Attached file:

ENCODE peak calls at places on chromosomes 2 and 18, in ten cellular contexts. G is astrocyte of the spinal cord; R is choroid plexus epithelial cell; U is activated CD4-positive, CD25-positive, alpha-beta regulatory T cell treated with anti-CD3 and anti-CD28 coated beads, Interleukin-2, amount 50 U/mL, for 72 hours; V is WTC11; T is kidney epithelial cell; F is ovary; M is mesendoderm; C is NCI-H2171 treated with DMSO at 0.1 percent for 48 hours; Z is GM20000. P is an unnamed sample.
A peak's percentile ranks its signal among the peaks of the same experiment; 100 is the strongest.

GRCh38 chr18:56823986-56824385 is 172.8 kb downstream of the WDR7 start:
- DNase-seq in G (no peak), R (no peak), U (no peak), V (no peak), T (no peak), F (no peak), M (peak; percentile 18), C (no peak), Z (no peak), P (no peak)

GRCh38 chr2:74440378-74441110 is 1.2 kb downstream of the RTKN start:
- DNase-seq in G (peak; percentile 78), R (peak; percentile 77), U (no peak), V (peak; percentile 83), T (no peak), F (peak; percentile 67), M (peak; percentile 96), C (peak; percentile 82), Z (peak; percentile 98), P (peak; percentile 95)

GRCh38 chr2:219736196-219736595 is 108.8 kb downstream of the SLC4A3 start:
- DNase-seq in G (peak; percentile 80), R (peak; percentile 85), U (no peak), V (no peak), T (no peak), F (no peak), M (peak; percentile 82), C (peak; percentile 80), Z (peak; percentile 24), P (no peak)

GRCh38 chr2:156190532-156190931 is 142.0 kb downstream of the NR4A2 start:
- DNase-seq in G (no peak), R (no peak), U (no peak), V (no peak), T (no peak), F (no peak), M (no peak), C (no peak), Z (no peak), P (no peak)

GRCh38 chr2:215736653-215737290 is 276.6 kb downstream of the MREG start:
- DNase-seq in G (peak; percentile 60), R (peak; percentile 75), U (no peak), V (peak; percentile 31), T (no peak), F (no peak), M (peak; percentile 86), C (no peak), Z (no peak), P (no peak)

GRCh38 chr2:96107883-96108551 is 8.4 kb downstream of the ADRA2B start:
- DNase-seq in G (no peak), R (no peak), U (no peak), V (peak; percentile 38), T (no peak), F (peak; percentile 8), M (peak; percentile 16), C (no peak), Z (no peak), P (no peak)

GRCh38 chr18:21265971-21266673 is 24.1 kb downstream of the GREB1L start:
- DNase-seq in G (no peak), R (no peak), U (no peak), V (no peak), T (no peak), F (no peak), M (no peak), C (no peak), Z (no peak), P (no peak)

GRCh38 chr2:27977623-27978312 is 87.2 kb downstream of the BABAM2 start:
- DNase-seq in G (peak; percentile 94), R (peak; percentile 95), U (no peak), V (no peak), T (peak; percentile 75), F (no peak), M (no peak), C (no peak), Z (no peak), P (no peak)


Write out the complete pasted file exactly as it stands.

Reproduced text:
ENCODE peak calls at places on chromosomes 2 and 18, in ten cellular contexts. G is astrocyte of the spinal cord; R is choroid plexus epithelial cell; U is activated CD4-positive, CD25-positive, alpha-beta regulatory T cell treated with anti-CD3 and anti-CD28 coated beads, Interleukin-2, amount 50 U/mL, for 72 hours; V is WTC11; T is kidney epithelial cell; F is ovary; M is mesendoderm; C is NCI-H2171 treated with DMSO at 0.1 percent for 48 hours; Z is GM20000. P is an unnamed sample.
A peak's percentile ranks its signal among the peaks of the same experiment; 100 is the strongest.

GRCh38 chr18:56823986-56824385 is 172.8 kb downstream of the WDR7 start:
- DNase-seq in G (no peak), R (no peak), U (no peak), V (no peak), T (no peak), F (no peak), M (peak; percentile 18), C (no peak), Z (no peak), P (no peak)

GRCh38 chr2:74440378-74441110 is 1.2 kb downstream of the RTKN start:
- DNase-seq in G (peak; percentile 78), R (peak; percentile 77), U (no peak), V (peak; percentile 83), T (no peak), F (peak; percentile 67), M (peak; percentile 96), C (peak; percentile 82), Z (peak; percentile 98), P (peak; percentile 95)

GRCh38 chr2:219736196-219736595 is 108.8 kb downstream of the SLC4A3 start:
- DNase-seq in G (peak; percentile 80), R (peak; percentile 85), U (no peak), V (no peak), T (no peak), F (no peak), M (peak; percentile 82), C (peak; percentile 80), Z (peak; percentile 24), P (no peak)

GRCh38 chr2:156190532-156190931 is 142.0 kb downstream of the NR4A2 start:
- DNase-seq in G (no peak), R (no peak), U (no peak), V (no peak), T (no peak), F (no peak), M (no peak), C (no peak), Z (no peak), P (no peak)

GRCh38 chr2:215736653-215737290 is 276.6 kb downstream of the MREG start:
- DNase-seq in G (peak; percentile 60), R (peak; percentile 75), U (no peak), V (peak; percentile 31), T (no peak), F (no peak), M (peak; percentile 86), C (no peak), Z (no peak), P (no peak)

GRCh38 chr2:96107883-96108551 is 8.4 kb downstream of the ADRA2B start:
- DNase-seq in G (no peak), R (no peak), U (no peak), V (peak; percentile 38), T (no peak), F (peak; percentile 8), M (peak; percentile 16), C (no peak), Z (no peak), P (no peak)

GRCh38 chr18:21265971-21266673 is 24.1 kb downstream of the GREB1L start:
- DNase-seq in G (no peak), R (no peak), U (no peak), V (no peak), T (no peak), F (no peak), M (no peak), C (no peak), Z (no peak), P (no peak)

GRCh38 chr2:27977623-27978312 is 87.2 kb downstream of the BABAM2 start:
- DNase-seq in G (peak; percentile 94), R (peak; percentile 95), U (no peak), V (no peak), T (peak; percentile 75), F (no peak), M (no peak), C (no peak), Z (no peak), P (no peak)